The term Murphy’s Law had yet to be coined but if it had, it certainly would have applied to Italy where, during the twenty months from September 1943 to the end of the war in May 1945, the Allies fought one bloody battle after another for reasons no one ever fully understood. Allied strategy in Italy never seemed to be to win, but rather to drag out the war there for as long as possible and in so doing to keep Kesselring’s army group from being dispersed to fight in France. Eisenhower was among the first to learn that the war in Italy bore scant resemblance to the pre-campaign ivory tower that dominated Allied conceptions. As one historian has written, “Few soldiers of World War II experienced the kind of deadening, soul- destroying fighting that characterized” World War I. “most of those who did experience it fought in Italy.”12 Italy also proved the accuracy of Montgomery’s warnings that the Allies had no discernible strategy. He had seen death and futility during World War I and like any good commander was determined never to needlessly sacrifice the lives of his men on futile or unnecessary battles. The crux of his dissention revolved around this point.

One digression before concluding this installment: when Patton got into serious trouble after slapping two soldiers for what he believed was malingering in U.S. field hospitals, an unfavorable remark about Patton appeared in the Eighth Army newspaper. Montgomery’s policy was to give his editor complete freedom from command interference, however, after the story about Patton appeared, Monty summoned the editor for a chat with his very displeased commanding general. As Montgomery’s official biographer has written: “Monty had been genuinely impressed by Seventh Army’s mobility, speed . . . rugged determination and professionalism – and he would have nothing derogatory printed in Eighth Army newspapers [about Patton].”13

When Eisenhower, Montgomery and Bradley were summoned to England to play key roles in Operation Overlord, the cross-Channel invasion of France, the divisiveness that occurred in Sicily would persist in England and Northwest Europe, much of it focused Bernard Montgomery.

[Reminder: This is part 2 of a three-part article. The first installment can be found here. Part 3 can be found here.]

References – Monty: World War II’s Most Misunderstood General, Part 2

1. Omar N. Bradley, with Clay Blair, A General’s Life, (New York, 1983), p. 189.
2. Ibid., pp. 188-89.
3. Dominick Graham and Shelford Bidwell, Coalitions, Politicians and Generals, (London, 1993), p. 219. Lt. Gen. Oliver Leese, one of Montgomery’s corps commanders, later conceded it was “an unfortunate decision. We were still inclined to remember the slow American progress in the early stages in Tunisia, and I for one certainly did not realize the immense development in experience and technique which they had made in the last weeks of the North African campaign. I have a feeling now that if they [the 45th Division] could have driven straight up this road, we might have had a chance to end this frustrating campaign sooner.” (See the author’s 1988 account of the Sicily campaign, Bitter Victory: The Battle for Sicily, 1943, pp. 332-33.)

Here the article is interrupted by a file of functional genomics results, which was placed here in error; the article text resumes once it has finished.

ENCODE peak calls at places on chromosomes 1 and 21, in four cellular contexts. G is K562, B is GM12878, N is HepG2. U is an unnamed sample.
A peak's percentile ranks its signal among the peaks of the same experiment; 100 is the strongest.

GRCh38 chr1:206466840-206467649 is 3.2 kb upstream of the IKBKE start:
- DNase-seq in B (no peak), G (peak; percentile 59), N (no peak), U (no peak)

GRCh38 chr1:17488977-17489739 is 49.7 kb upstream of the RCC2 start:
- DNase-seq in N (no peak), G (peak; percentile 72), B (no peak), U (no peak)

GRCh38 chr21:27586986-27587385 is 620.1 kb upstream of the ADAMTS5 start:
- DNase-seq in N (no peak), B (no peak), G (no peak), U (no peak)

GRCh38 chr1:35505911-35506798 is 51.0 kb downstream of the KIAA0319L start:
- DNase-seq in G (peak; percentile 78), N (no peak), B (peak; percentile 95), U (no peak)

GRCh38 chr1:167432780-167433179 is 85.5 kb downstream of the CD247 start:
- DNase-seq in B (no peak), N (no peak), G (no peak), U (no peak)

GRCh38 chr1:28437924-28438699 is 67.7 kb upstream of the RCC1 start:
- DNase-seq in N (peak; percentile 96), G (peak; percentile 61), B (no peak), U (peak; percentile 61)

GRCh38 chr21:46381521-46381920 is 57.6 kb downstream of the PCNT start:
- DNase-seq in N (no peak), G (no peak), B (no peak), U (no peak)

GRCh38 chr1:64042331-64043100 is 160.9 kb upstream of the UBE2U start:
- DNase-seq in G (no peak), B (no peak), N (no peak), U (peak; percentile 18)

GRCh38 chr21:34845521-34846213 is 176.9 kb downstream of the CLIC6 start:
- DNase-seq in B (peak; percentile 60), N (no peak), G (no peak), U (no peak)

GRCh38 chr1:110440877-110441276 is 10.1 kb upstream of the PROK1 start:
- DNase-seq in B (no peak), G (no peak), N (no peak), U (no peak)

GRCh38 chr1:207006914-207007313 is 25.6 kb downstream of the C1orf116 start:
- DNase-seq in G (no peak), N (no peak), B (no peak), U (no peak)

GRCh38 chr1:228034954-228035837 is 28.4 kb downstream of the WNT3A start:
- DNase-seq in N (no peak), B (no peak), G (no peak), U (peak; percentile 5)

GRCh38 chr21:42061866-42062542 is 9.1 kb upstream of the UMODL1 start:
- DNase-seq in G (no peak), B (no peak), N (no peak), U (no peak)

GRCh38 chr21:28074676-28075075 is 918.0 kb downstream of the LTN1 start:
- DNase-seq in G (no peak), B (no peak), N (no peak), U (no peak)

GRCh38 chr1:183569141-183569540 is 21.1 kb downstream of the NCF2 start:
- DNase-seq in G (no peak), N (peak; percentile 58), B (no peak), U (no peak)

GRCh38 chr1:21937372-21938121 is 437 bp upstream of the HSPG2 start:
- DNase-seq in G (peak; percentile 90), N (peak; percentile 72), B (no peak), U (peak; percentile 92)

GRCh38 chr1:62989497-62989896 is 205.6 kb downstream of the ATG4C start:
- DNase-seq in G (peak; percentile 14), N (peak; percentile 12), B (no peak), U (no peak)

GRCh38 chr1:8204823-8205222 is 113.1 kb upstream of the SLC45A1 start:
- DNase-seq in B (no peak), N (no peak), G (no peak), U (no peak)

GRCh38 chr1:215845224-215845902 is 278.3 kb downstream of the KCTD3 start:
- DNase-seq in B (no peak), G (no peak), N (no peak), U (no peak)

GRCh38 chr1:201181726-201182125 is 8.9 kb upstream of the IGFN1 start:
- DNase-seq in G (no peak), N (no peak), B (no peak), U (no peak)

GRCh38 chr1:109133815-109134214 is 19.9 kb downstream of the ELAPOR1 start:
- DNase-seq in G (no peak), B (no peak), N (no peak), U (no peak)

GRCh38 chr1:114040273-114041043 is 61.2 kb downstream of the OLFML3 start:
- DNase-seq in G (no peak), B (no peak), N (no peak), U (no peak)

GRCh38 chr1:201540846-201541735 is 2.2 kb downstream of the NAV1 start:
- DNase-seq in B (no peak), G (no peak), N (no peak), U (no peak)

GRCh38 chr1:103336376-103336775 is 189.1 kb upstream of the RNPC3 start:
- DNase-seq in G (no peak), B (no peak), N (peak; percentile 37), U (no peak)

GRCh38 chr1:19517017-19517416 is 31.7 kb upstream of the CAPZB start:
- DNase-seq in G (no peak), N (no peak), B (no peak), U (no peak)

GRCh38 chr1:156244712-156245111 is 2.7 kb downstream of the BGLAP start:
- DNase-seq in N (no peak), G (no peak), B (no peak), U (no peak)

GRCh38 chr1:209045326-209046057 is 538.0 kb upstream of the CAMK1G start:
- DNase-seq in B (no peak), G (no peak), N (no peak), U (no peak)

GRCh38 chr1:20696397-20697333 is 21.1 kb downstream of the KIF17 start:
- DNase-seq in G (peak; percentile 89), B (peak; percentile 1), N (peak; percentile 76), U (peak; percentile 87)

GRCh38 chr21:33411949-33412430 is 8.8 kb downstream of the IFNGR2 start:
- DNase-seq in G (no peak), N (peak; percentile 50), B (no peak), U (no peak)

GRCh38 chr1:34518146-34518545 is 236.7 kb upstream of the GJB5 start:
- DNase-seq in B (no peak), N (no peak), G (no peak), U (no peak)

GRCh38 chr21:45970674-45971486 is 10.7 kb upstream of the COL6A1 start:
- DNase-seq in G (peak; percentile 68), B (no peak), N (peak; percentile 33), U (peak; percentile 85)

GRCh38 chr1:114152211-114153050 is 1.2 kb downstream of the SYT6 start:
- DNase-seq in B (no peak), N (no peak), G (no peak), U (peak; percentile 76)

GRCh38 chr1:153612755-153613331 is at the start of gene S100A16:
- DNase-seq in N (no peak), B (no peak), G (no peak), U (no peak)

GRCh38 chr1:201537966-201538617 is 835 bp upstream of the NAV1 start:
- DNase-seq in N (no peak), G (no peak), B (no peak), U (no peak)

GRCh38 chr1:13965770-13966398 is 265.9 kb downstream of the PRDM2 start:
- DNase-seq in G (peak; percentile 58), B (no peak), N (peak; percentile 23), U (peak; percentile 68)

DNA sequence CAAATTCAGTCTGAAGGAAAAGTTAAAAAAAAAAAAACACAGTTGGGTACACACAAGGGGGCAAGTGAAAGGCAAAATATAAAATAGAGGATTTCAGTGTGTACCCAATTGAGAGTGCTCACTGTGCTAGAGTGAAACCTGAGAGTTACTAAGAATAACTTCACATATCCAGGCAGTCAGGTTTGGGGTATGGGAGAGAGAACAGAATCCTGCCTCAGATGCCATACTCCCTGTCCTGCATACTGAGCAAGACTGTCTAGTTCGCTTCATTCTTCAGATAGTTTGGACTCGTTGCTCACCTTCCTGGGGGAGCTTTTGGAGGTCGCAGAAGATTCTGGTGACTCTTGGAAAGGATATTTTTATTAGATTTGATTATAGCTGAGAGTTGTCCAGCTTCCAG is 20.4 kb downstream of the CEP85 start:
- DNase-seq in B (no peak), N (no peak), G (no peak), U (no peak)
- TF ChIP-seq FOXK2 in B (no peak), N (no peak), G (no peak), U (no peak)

4. The German XIV Panzer Corps successfully evacuated 9,789 vehicles, 51 tanks, 163 artillery weapons and some 40,000 tons of precious supplies.
5. A full account of the German evacuation and its consequences is in Bitter Victory, Chap. 30. Eisenhower’s intelligence officer was Brigadier Kenneth Strong, a British career intelligence officer in whom Ike placed great confidence. Strong’s performance in Sicily, however, was inept. Although he had strong evidence of Axis intentions, until their evacuation of Sicily was actually completed, Strong denied an evacuation was even taking place. His predictions ran counter to those of the astute Seventh Army G-2, Col. Oscar Koch, and Montgomery’s intelligence officer, Brig. Edgar Williams, both of whom accurately predicted the evacuation. (Bitter Victory, Chap. 31, passim.)
6. Montgomery interview with Samuel Eliot Morison, circa 1957, Morison Papers, Naval Historical Center, Washington, D.C.
7. Ibid.
8. War Diary, Eighth Army, Minutes of Planning Conference, Aug. 10,1943, British National Archives, (formerly called the Public Record Office [PRO]), file WO 169/8494.
9. The U.S. Army chief of staff, Gen. George Marshall, for example, believed Allied operations in Italy should have been limited to securing airfields around Foggia and tying down as many German troops as possible without undertaking an advance into northern Italy. He deplored the pressures by Churchill and the British chiefs of staff to advance deeper into Italy.
10. Alexander dispatch, published as a supplement to the London Gazette, June 12, 1950.
11. James L. Stokesbury, A Short History of World War II (New York, 1980), p. 299.
12. Ibid.
13. Nigel Hamilton, Monty: Master of the Battlefield, 1942-1944 (London/NY, 1983), p. 374.

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1 Comment

  1. The Tiger is outside 47 Corso Indipendenza, Acate, Sicily. It appears to have been destroyed by its own crew.